4.1 About interworking

Interworking enables you to mix ARM and Thumb code.

This means that:

  • ARM routines can return to a Thumb state caller

  • Thumb routines can return to an ARM state caller.

This has the benefit that if you compile or assemble code for interworking, your code can call a routine in a different module without considering which instruction set it uses. The compiler and assembler both use the --apcs=/interwork command-line option to enable interworking.

You can freely mix code compiled or assembled for ARM and Thumb, provided that the code conforms to the AAPCS.

An error is generated if the linker detects:

  • a direct ARM or Thumb interworking call where the callee routine is not built for interworking

  • assembly language source files using incompatible AAPCS options.

The ARM linker detects when an interworking function is being called from a different state. Call and return instructions are changed, and small code segments called veneers, are inserted to change instruction set state where necessary.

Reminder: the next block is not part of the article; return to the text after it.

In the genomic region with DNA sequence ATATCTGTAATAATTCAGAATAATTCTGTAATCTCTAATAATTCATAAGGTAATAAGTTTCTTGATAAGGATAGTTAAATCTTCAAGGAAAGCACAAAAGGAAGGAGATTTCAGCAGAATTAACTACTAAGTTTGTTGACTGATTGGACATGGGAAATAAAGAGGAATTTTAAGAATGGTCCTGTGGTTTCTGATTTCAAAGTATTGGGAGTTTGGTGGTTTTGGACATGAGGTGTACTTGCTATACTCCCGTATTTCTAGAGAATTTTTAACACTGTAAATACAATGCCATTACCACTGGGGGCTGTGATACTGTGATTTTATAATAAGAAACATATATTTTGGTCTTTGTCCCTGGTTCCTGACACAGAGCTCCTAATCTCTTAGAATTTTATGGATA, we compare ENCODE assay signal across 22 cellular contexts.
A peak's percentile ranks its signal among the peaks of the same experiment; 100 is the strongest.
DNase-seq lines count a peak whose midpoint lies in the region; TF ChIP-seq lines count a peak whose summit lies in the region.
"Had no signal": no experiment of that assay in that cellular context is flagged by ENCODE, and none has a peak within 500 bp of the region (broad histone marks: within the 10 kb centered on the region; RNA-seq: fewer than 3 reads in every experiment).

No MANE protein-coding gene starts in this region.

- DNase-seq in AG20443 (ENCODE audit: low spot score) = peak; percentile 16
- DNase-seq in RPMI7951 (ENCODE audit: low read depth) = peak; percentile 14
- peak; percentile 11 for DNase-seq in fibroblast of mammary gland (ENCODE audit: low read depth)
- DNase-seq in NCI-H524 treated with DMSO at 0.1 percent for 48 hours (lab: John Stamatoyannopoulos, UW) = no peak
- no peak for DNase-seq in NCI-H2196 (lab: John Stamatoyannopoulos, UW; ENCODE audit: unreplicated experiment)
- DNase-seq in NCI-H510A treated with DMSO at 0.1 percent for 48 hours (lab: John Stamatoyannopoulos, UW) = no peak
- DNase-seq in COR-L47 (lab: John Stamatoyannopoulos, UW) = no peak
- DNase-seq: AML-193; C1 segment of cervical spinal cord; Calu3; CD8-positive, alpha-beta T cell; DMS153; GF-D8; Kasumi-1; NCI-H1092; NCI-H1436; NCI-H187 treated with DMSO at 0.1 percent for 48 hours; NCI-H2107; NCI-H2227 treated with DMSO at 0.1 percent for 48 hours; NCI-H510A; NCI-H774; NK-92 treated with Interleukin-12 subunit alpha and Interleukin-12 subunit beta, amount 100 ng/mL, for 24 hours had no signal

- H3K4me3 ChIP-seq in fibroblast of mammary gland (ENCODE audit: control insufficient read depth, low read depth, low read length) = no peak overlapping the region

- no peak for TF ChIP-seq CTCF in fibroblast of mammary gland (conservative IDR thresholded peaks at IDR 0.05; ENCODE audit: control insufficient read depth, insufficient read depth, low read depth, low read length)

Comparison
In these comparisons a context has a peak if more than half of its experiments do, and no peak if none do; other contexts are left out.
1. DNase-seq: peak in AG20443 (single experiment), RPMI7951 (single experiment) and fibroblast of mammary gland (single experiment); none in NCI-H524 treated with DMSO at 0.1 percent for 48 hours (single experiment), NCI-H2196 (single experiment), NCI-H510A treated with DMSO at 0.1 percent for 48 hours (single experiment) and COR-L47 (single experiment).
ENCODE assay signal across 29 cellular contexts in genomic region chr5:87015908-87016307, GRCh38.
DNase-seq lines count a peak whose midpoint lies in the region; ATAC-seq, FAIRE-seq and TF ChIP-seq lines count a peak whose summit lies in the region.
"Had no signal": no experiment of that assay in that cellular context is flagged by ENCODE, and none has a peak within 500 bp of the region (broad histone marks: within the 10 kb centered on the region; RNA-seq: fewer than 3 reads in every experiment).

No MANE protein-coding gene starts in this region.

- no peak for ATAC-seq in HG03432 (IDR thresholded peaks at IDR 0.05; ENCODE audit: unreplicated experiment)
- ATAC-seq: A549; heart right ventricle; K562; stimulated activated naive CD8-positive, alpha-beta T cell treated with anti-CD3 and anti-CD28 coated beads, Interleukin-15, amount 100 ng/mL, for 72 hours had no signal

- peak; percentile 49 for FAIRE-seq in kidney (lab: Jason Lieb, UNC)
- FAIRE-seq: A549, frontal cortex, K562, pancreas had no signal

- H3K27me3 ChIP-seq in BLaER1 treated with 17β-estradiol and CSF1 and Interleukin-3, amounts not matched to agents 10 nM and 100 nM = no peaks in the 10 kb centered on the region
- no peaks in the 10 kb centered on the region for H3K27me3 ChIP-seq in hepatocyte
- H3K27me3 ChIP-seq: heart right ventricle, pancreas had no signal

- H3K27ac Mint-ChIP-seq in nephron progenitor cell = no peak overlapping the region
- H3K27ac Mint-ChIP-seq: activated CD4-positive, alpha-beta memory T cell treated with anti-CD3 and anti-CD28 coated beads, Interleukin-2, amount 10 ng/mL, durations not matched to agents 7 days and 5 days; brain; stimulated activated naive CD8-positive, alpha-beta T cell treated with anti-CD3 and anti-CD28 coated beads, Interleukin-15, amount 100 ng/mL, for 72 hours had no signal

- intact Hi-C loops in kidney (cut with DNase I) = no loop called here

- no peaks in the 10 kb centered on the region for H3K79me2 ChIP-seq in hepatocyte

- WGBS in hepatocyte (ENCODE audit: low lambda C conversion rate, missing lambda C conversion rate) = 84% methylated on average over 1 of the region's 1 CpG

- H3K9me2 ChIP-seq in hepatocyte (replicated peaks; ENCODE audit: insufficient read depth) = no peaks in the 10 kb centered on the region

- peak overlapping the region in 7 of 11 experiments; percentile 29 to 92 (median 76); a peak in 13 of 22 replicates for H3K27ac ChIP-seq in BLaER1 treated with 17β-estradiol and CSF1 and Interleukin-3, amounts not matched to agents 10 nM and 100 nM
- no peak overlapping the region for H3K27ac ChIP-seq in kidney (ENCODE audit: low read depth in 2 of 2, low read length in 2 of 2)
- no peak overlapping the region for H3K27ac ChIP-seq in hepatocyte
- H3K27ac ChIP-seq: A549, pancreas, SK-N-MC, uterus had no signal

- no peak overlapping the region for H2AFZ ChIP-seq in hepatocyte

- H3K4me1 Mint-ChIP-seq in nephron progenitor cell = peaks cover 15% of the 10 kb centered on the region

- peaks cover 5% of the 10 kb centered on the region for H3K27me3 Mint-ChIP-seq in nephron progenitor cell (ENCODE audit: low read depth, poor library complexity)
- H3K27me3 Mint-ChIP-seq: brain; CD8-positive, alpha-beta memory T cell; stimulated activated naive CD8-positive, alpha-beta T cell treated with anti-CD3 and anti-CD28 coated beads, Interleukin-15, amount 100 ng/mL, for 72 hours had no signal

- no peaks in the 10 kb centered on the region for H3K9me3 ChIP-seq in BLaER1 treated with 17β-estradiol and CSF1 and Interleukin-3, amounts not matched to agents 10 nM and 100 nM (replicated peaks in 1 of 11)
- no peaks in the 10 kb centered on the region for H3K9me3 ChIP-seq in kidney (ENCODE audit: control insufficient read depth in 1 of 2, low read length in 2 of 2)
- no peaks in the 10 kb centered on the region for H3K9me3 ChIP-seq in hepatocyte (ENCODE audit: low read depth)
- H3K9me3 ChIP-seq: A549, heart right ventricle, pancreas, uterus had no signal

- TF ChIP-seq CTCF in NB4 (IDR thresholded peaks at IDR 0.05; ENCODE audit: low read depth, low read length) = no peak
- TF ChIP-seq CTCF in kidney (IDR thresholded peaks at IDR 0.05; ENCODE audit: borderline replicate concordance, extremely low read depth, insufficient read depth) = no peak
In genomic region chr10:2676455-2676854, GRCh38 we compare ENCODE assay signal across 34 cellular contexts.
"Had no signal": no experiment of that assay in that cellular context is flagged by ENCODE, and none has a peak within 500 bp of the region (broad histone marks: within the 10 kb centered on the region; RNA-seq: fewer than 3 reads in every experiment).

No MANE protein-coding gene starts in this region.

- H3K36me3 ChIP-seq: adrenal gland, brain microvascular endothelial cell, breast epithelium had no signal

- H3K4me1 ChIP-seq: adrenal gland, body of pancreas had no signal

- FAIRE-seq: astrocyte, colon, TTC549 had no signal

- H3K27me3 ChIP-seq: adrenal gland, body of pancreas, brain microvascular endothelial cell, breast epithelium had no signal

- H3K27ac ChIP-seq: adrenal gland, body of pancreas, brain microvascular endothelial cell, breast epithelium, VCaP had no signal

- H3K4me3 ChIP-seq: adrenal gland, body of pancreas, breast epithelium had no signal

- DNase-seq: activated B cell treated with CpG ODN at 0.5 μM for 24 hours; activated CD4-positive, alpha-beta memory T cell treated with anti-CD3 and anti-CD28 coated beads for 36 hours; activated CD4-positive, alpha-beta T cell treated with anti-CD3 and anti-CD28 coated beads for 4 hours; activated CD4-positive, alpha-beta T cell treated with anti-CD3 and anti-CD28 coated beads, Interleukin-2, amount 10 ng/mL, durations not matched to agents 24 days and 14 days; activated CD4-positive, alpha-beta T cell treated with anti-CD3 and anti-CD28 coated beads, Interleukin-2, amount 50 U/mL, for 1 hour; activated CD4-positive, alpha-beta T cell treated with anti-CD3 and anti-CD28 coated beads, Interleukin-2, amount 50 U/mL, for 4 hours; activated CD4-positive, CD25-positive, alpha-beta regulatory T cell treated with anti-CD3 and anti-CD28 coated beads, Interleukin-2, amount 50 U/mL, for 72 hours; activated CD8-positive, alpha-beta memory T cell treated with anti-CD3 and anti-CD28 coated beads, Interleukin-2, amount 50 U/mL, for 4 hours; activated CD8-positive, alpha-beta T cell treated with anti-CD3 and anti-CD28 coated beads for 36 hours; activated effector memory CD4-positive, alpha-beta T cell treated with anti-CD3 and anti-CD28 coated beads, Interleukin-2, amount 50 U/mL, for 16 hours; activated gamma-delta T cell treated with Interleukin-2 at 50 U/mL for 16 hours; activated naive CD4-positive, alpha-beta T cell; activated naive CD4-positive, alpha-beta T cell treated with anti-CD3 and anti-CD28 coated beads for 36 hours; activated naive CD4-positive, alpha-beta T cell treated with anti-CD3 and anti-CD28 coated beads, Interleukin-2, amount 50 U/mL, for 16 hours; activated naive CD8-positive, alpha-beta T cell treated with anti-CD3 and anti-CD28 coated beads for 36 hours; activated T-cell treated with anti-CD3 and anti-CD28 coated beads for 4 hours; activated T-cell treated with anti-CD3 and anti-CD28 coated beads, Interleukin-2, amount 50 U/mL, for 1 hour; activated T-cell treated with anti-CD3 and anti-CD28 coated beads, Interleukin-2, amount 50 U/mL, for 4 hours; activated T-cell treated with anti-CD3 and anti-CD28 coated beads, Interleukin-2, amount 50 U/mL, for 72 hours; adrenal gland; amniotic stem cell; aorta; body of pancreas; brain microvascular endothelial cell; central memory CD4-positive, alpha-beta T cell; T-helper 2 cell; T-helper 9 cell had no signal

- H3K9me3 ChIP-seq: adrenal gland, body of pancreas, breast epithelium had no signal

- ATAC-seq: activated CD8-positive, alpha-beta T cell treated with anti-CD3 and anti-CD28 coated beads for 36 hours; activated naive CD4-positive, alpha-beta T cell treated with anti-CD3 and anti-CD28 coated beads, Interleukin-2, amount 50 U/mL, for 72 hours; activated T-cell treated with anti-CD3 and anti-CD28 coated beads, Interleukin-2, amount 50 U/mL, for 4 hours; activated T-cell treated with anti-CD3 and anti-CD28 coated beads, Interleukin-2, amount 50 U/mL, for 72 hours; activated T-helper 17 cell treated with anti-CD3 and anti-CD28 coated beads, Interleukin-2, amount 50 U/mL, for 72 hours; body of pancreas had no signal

The ARM architecture v5T and later provide methods to change instruction set state without using any extra instructions. There is almost no cost associated with interworking on ARMv5T and later processors.


Compiling for ARMv5T and later architectures, automatically assumes interworking and always produces code that is interworking safe. However, assembly code built for ARMv5T does not imply interworking, so you must build assembly code with the --apcs=/interwork assembler option.

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